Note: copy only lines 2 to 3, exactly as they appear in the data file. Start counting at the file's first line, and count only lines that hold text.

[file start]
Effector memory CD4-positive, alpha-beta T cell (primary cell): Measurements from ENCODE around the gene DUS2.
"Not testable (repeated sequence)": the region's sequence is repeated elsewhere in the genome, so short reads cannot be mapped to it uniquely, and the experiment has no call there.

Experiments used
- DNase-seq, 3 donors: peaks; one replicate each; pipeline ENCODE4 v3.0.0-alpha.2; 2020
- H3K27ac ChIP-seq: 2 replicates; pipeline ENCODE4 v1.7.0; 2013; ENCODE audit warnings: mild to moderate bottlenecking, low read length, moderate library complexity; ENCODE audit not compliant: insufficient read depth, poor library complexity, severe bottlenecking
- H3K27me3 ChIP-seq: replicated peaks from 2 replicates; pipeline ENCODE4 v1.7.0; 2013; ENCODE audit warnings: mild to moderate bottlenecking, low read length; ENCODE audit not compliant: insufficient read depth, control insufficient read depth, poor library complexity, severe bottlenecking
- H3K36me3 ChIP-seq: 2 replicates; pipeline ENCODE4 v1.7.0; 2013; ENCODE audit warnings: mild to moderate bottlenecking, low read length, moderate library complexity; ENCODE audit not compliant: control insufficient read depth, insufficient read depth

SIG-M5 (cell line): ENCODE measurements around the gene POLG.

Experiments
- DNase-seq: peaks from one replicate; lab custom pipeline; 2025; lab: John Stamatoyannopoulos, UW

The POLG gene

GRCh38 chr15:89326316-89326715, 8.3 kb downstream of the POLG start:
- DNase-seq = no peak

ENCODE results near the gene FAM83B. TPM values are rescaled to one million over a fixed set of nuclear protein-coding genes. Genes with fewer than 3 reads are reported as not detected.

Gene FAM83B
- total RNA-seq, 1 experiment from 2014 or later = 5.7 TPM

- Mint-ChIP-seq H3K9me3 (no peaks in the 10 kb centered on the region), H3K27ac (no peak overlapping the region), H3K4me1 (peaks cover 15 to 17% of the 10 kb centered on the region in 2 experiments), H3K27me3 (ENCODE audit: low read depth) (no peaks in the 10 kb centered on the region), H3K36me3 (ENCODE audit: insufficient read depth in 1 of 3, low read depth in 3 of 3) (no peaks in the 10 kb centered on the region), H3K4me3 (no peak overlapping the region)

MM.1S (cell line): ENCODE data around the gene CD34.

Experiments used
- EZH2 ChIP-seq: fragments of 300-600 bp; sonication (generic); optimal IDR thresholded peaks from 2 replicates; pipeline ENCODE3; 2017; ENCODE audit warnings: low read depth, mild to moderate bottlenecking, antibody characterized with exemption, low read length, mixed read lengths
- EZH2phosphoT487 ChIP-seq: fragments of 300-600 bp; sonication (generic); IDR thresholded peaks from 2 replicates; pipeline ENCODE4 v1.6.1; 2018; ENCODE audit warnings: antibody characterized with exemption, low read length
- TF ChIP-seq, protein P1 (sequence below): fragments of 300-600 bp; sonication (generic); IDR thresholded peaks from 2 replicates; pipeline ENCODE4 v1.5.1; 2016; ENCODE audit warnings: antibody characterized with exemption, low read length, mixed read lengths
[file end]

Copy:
"Not testable (repeated sequence)": the region's sequence is repeated elsewhere in the genome, so short reads cannot be mapped to it uniquely, and the experiment has no call there.

Experiments used